St. Francis squanders 19-point lead in first-round NEC loss
By John Torenli, Sports Editor
Brooklyn Daily Eagle
The historic drought continues on Remsen Street.
The St. Francis men’s basketball team, which has yet to reach the NCAA Tournament, was denied that opportunity yet again Wednesday night in Emmitsburg, Md., following an epic collapse during a 72-71 defeat at the hands of Mount St. Mary’s in the Northeast Conference Tournament quarterfinals.
Up 19 points with just over nine minutes remaining, and leading by nine with under two minutes to play, the fifth-seeded Terriers (18-14) appeared poised to reach the NEC semifinals for the first time since 2003.
Instead, the Mount’s Rashad Whack capped a wild game-ending run by drilling a go-ahead 3-pointer with only 2.4 seconds remaining to give his team the lead for good and hand the Terriers their eighth consecutive quarterfinal defeat in tournament play.
"We should have gotten to the finish line,” St. Francis head coach Glenn Braica glumly admitted. “Bottom line is we should have finished it out, we didn't. That's life. We live with it. We face up to it."
The Terriers, who looked like the team to beat in the NEC earlier this season, fell off precipitously following the emergence of a sexual assault scandal at the Downtown school last month, which resulted in the arrest of two players and suspensions to five, two of whom were eventually reinstated.
All-NEC First-Team selection Jalen Cannon was limited to only eight points in the loss, leaving him one more opportunity during his senior season next year to help the Terriers get over the hump in the NEC Championships.
"I'd trade it all,” Cannon confessed after another stellar individual campaign. “I'd rather win than get accolades, but like coach said, live and learn from the mistakes. We turned the ball over at key times. I would trade everything for just one playoff win."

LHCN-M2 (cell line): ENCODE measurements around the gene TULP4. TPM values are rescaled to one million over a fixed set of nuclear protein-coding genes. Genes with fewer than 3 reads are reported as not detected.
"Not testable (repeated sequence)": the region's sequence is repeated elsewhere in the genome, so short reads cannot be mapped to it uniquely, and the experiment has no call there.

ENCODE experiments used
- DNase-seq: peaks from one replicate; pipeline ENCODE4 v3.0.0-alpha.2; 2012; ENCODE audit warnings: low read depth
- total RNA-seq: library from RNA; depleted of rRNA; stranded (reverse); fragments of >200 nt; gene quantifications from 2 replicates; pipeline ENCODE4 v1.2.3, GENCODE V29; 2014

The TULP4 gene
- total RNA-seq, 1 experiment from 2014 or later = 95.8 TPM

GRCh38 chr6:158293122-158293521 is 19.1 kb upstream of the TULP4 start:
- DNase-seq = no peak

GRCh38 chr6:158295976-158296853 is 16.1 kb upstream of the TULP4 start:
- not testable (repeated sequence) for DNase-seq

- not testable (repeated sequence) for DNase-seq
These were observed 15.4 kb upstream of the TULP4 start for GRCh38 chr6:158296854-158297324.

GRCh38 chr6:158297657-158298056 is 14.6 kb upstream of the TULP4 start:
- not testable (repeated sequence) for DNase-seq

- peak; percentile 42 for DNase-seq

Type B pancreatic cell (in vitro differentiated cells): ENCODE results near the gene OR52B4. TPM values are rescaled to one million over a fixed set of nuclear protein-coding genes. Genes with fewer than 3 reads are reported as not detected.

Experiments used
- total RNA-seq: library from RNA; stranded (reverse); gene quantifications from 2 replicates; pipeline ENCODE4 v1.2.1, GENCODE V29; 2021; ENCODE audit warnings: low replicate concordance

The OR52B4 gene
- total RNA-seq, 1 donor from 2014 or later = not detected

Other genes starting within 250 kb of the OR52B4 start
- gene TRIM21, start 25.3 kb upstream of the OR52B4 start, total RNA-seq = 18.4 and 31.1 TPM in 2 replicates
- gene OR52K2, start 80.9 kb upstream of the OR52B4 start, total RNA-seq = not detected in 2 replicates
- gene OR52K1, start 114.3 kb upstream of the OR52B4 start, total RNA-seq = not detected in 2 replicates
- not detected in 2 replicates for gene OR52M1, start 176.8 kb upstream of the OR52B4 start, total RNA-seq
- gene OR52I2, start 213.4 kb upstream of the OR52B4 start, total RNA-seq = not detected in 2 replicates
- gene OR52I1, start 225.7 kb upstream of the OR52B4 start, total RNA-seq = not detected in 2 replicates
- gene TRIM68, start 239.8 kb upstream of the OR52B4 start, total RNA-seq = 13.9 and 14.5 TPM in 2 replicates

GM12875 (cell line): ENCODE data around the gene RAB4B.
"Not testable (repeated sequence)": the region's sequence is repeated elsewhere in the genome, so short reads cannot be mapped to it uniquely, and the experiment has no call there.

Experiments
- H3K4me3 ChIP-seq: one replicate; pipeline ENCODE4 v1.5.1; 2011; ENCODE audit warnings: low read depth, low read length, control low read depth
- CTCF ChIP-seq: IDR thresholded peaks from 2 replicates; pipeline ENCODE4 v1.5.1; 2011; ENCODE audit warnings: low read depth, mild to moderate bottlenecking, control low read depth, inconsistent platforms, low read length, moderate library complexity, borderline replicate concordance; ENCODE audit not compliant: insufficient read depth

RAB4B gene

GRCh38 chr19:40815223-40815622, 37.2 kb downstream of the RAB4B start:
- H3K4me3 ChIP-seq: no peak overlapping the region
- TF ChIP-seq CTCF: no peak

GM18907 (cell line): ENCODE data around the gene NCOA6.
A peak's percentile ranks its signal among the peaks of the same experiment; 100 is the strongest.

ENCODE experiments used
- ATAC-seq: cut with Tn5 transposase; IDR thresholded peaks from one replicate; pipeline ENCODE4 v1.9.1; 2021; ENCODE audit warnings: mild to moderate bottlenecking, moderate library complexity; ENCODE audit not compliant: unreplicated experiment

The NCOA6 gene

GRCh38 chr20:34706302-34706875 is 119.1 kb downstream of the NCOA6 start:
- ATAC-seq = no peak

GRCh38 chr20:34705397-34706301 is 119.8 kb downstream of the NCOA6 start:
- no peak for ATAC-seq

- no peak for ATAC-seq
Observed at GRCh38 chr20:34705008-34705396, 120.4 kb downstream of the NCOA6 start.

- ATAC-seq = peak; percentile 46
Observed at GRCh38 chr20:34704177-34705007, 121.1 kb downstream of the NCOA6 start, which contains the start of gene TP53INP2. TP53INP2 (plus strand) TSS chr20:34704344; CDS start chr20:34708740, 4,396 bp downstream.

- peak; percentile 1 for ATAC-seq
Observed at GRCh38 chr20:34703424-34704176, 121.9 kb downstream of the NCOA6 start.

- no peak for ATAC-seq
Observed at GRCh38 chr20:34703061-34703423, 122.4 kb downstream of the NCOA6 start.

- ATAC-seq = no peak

Junior Lowell Ulmer led the Terriers with 18 points and senior Ben Mockford and junior Amdy Fall added 10 apiece as St. Francis was left to lament what could have been.
"It's a very difficult defeat,” Braica conceded. “It's hard, but you take it like a man and you move forward. You don't make excuses and you move on from it and you learn from it. For the seniors, it's unfortunate they won't get another crack at it. For the guys who are back, they need to learn from it moving forward."
The fifth-seeded St. Francis women will open NEC Tournament play Sunday against No. 4 Bryant in Smithfield, R.I.
The Terriers won a program-record 19 games this season and are hoping to reach their first-ever NCAA Tournament with three more victories in the playoffs behind junior stars Sarah Benedetti and Eilidh Simpson.
“It would have been nice to play at home, but I think we’re a good enough team to play anywhere and come out on top,” Benedetti said of the upcoming tournament.
“I think we need to just focus on our philosophy of basketball. We can go all the way. The goal is to go all the way and make it to the NCAAs.”
Eigth-seeded LIU-Brooklyn will also compete in the women’s NEC Tournament, beginning Sunday at No. 1 Robert Morris in Moon Township, Pa.
Having been ousted from the CUNYAC semifinals by Baruch earlier this month, the women of Brooklyn College did qualify for the ECAC Division III Final Four with Wednesday night’s 50-47 victory over Elmira at the West Quad Center.
Senior Megan Campbell extended her career with the Lady Bulldogs by scoring a team-high 18 points and blocking three shots as BC (21-7) advanced to face second-seeded College of Staten Island on Saturday.
On the local girls’ high school basketball scene, Bishop Kearney delivered a pair of champions to our fair borough last weekend as both the varsity and JV squads won the Brooklyn/Queens Diocesan titles on March 1.
Emily Hiltunen scored 23 points and Emily Bosiacki added nine as the varsity squad stormed past St. John’s Prep, 55-28, to earn a spot in the city championships.
Jessica Diaz had 12 points and Gabriella Rafaniello added nine as the junior varsity knocked off Bay Ridge rival Fontbonne, 40-32.